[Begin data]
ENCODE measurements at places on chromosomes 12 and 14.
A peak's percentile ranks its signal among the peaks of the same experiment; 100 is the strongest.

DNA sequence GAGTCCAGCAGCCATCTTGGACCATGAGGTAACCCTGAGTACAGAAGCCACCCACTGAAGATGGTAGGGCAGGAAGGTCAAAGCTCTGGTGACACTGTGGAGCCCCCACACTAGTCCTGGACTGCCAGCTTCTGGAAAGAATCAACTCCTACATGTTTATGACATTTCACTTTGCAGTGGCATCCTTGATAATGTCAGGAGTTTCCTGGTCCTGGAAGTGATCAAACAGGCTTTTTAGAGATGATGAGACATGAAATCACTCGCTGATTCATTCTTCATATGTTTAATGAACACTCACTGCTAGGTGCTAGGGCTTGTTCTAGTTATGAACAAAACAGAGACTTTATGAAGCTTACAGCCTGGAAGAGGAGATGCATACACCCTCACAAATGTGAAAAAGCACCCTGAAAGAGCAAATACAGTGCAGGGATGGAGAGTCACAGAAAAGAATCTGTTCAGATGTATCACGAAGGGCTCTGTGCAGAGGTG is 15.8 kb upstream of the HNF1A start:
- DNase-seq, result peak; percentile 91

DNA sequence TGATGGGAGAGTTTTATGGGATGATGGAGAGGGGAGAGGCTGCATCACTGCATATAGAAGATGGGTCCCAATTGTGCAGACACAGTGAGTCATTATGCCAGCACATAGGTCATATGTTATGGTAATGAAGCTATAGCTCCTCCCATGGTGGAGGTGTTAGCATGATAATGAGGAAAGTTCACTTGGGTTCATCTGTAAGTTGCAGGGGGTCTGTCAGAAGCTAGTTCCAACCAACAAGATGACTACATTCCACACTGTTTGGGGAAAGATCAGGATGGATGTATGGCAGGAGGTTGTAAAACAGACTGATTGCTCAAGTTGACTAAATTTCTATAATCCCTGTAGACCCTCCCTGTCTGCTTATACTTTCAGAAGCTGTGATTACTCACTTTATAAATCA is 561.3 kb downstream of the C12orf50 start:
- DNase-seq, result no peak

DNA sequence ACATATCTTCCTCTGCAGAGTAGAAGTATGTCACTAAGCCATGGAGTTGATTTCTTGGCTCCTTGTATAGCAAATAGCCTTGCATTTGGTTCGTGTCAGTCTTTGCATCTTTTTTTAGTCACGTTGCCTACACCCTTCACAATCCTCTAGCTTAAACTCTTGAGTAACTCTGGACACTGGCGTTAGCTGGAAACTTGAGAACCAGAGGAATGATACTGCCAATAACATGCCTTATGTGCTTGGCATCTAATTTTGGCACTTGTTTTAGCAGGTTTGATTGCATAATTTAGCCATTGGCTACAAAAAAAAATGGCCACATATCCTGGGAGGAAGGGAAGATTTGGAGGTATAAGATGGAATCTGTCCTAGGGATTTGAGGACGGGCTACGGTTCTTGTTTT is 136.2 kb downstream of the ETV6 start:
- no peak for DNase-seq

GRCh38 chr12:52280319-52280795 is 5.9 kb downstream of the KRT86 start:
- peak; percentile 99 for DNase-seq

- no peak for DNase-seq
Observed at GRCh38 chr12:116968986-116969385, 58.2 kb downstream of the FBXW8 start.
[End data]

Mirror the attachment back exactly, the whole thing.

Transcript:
ENCODE measurements at places on chromosomes 12 and 14.
A peak's percentile ranks its signal among the peaks of the same experiment; 100 is the strongest.

DNA sequence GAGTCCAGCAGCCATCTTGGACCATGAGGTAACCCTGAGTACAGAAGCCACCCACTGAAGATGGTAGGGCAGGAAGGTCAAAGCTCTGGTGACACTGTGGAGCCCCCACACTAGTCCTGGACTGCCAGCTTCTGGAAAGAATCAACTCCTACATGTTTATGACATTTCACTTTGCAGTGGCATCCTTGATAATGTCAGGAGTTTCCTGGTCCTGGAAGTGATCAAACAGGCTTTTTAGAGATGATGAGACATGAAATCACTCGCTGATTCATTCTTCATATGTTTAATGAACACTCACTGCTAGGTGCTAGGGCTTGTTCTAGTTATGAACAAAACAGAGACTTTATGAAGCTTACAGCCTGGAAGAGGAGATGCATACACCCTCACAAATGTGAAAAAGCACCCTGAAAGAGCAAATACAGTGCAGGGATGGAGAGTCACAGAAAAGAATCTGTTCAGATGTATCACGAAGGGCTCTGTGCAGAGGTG is 15.8 kb upstream of the HNF1A start:
- DNase-seq, result peak; percentile 91

DNA sequence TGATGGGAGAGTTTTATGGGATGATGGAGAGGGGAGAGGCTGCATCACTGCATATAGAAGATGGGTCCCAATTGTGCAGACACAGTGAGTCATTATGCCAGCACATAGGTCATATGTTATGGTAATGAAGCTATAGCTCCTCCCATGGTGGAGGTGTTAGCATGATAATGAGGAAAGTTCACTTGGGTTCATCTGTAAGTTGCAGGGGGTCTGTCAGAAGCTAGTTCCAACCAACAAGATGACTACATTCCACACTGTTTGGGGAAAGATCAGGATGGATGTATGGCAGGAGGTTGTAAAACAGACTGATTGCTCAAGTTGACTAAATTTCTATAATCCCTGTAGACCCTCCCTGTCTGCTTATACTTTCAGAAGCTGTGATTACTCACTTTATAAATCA is 561.3 kb downstream of the C12orf50 start:
- DNase-seq, result no peak

DNA sequence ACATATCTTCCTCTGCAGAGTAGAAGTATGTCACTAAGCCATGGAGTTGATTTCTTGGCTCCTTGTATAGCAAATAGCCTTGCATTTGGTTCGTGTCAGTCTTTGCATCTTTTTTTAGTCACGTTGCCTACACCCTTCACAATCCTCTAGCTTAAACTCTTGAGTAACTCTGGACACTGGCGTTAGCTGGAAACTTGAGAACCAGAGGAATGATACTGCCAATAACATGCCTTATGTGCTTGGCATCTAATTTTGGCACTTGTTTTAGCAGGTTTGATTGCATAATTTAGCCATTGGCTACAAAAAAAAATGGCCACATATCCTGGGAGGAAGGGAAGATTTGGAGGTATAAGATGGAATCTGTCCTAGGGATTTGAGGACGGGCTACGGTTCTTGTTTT is 136.2 kb downstream of the ETV6 start:
- no peak for DNase-seq

GRCh38 chr12:52280319-52280795 is 5.9 kb downstream of the KRT86 start:
- peak; percentile 99 for DNase-seq

- no peak for DNase-seq
Observed at GRCh38 chr12:116968986-116969385, 58.2 kb downstream of the FBXW8 start.